What ultimately emerges from the Senate committees may have little in common with the ideas brought to the table by Emanuel and his colleagues, including Jeanne Lambrew ’89, director of the Department of Health and Human Services’ new Office of Health Reform. And there are still many obstacles to overcome: the OMB’s Orzsag criticized an initial draft from the Senate Health Committee for its outsized budget requirements, and many in Congress will line up to take shots at various aspects of the legislation. In July, the Congressional Budget Office objected to House and Senate plans, saying they failed to reduce government health care spending. It remains to be seen whether Obama will succeed where Clinton failed and how much the results will bear the imprint of Emanuel’s ideas.
Emanuel has already shepherded theory to political reality in other realms. During the spring outbreak of swine flu, he took part in high-level meetings in the Situation Room in the basement of the West Wing, advising the head of the Homeland Security Council and cabinet members on how to deal with the new threat. In doing so, he called on theory he had expounded in articles such as “Who Should Get Influenza Vaccine When Not All Can?” and “The Lessons of SARS.” The latter outlines four lessons learned during the 2003 outbreak of Severe Acute Respiratory Syndrome. One is that nations must cooperate to contain infectious diseases. “SARS is a forceful reminder that everyone has a personal health interest in what happens in other countries,” he wrote. The lesson appears to have been learned: well before swine flu made its appearance outside Mexico, governments were braced for its arrival.
Idealist or pragmatist, Emanuel has an easy smile and a ready laugh; his face is expressive. When he isn’t jiggling his leg and pressing his fingers together as if the energy in his wiry body is just a little too much for him, he’s tipping his chair back, throwing his arms out to the sides, swearing freely or perching one foot up on his chair like an odd sort of flamingo. As Ben Richardson, the son of family friends, says, “I have this completely ineffable desire to impress him. There’s something about him—whenever he’s around, I want my jokes to be met with the big Zeke laugh, and my observations and arguments to be met with the most enthusiastic interest or analysis.... It’s almost as if eliciting his most fervent intellectual engagement is like a drug.”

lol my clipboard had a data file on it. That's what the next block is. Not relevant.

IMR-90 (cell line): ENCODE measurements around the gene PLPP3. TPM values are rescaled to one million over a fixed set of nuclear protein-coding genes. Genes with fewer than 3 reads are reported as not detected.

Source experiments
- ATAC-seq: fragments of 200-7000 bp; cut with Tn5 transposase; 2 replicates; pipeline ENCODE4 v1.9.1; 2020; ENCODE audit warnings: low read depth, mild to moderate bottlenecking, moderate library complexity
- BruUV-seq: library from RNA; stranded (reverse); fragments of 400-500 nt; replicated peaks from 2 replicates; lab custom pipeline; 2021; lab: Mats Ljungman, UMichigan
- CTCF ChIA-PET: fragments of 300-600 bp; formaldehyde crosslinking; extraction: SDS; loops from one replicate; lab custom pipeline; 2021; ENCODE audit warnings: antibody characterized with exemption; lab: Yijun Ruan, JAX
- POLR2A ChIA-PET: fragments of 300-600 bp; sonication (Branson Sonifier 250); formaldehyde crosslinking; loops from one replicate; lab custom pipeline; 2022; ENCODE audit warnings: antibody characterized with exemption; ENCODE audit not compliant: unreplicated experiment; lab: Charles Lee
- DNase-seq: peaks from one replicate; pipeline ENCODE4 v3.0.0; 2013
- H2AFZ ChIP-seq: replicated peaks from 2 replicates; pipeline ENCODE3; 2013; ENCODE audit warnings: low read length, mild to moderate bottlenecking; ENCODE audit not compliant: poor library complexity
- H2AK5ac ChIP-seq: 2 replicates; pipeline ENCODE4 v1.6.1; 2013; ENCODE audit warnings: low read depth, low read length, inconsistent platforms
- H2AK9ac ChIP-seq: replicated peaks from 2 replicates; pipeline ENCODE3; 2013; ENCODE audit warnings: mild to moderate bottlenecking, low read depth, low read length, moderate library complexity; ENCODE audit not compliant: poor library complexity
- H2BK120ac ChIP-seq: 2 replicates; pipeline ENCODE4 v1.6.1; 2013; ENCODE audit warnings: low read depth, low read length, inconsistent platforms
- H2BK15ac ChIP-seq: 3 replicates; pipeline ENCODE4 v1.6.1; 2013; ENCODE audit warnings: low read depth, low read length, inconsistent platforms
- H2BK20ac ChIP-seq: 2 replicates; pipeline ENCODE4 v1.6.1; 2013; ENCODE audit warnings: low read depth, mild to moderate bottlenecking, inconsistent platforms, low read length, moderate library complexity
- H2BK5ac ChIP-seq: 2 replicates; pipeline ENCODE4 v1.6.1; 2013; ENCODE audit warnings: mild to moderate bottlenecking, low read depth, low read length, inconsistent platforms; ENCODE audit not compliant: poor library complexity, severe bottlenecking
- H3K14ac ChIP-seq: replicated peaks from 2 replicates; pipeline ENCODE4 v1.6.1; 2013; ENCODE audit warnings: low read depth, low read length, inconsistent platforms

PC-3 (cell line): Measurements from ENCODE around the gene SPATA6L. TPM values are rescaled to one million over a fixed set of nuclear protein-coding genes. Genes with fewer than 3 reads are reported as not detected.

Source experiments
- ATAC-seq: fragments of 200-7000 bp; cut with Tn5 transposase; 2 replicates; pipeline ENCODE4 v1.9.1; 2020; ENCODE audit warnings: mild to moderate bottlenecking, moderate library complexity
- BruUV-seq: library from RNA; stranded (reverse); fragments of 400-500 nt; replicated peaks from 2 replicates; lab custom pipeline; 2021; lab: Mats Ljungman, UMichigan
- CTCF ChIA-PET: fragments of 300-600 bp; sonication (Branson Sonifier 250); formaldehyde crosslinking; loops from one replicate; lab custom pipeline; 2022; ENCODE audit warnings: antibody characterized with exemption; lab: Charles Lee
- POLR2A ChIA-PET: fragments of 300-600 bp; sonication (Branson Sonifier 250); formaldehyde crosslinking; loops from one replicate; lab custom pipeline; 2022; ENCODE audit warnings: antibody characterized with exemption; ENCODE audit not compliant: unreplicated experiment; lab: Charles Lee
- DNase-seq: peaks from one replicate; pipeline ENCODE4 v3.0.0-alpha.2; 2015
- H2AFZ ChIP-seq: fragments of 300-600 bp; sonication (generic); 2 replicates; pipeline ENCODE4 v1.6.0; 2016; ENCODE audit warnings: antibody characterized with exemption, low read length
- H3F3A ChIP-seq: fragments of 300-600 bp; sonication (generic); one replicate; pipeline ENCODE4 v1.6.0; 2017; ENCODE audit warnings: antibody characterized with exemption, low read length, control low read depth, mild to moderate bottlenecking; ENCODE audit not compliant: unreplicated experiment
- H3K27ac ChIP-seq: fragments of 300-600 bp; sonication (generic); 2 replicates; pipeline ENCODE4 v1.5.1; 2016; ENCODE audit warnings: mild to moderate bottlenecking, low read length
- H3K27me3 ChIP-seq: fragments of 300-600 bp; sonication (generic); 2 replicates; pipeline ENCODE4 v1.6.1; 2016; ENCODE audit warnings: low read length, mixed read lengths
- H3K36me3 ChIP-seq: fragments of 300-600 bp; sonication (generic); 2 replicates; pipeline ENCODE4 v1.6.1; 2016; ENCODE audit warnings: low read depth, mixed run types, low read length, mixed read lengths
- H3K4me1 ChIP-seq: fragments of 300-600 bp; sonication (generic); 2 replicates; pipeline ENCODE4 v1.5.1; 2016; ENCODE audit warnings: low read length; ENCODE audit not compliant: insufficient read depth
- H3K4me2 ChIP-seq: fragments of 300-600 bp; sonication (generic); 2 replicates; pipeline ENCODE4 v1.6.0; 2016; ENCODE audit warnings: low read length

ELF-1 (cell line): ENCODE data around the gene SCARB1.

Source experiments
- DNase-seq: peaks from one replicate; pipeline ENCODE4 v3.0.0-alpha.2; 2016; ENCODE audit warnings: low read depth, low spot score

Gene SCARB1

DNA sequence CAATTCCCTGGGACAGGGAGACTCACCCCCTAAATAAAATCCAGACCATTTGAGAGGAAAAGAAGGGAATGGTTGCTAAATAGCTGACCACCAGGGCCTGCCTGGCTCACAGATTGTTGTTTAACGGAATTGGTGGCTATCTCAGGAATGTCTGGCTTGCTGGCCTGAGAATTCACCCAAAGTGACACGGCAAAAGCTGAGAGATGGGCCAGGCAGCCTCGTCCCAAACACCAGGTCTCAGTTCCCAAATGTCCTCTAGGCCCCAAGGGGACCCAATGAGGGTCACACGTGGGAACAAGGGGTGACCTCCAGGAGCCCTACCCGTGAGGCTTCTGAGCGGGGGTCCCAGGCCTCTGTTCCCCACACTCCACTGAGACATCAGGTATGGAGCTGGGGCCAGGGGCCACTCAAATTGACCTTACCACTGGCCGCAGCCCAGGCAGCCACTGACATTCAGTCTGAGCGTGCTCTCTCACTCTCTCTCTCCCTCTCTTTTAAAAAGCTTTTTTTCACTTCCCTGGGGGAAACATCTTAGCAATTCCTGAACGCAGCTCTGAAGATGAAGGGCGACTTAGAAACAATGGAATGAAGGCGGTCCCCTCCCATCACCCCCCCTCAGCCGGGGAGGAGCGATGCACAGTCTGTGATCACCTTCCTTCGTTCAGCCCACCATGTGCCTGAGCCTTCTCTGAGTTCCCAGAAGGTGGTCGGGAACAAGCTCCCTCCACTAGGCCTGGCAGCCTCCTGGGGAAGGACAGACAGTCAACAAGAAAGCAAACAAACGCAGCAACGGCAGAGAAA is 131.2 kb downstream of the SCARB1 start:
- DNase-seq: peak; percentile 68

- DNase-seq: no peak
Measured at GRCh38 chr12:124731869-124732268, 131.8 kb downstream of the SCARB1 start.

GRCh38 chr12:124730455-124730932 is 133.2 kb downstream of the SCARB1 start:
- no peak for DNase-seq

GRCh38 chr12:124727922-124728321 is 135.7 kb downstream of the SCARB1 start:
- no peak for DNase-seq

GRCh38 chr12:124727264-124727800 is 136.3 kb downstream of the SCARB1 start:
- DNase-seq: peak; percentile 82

Emanuel acts as if he wants to bring you into his mighty circle. He’ll tell you that he has a tremendous disregard for all forms of hierarchy, that just because someone’s in charge doesn’t make that person right, that that’s why he had few friends in medical school. He demonstrates his irreverence when he meets with a collection of top executives from Merck & Co., the pharmaceutical giant. Emanuel hurries out of his interview with me and into the Merck meeting. A moment later he calls out to me, “Come meet this guy! This guy had me as an intern. This is one of the guys I always argued with—I argued with him about the use of aspirin after a coronary.” The Merck executive wears an expression that suggests low-level irritation; the meeting is behind schedule, and who knows what he thinks of having his opinions of aspirin freely advanced to the public. But to Emanuel, what his former boss thinks of aspirin isn’t information to be carefully managed—it’s just another interesting idea whose value can only grow when it is discussed, dissected and bounced playfully around.
The biggest of Emanuel’s big ideas relates to the “good death.” Emanuel is passionate in his belief that people should die according to their own wishes and without avoidable suffering. In articles such as “Death and Dignity: Dogma Disputed,” Emanuel articulates his views on the matter and calls on other researchers and doctors to define terms such as suffering and to find better ways to measure concepts such as dignity.
Emanuel has spoken out forcefully against the legalization of euthanasia and physician-assisted suicide, but he does not always oppose the practices themselves; he believes they are sometimes the most or the only ethical options. What he opposes is their legalization. After surveying patients, doctors and the general public in 1996 and 1997, he concluded that far fewer cancer patients than previously believed actively wanted to die. He also concluded that depression, not pain, was most likely to cause patients to seek physician-assisted suicide or euthanasia—an argument for better mental health care for dying patients, not death made more accessible. In writing about legalized euthanasia in the Netherlands, he argues that legalization in the United States might be counterproductive: it might divert research, doctors, insurance reimbursements and reform away from improving pain management and mental health treatments.
Emanuel’s most concrete contribution to the notion of a “good death” is the Medical Directive, a form that lets you record, in detail, the treatments you want in case you become unable to express your wishes. The form asks you to imagine, for example, that you’re in a coma or persistent vegetative state and then to say whether you’d want to: (1) prolong life, treat everything; (2) attempt to cure, but reevaluate often; (3) limit interventions to the less invasive and less burdensome; (4) provide comfort care only; or (5) other. From there, the form asks whether you’d want specific interventions—cardiopulmonary resuscitation, major surgery, mechanical breathing.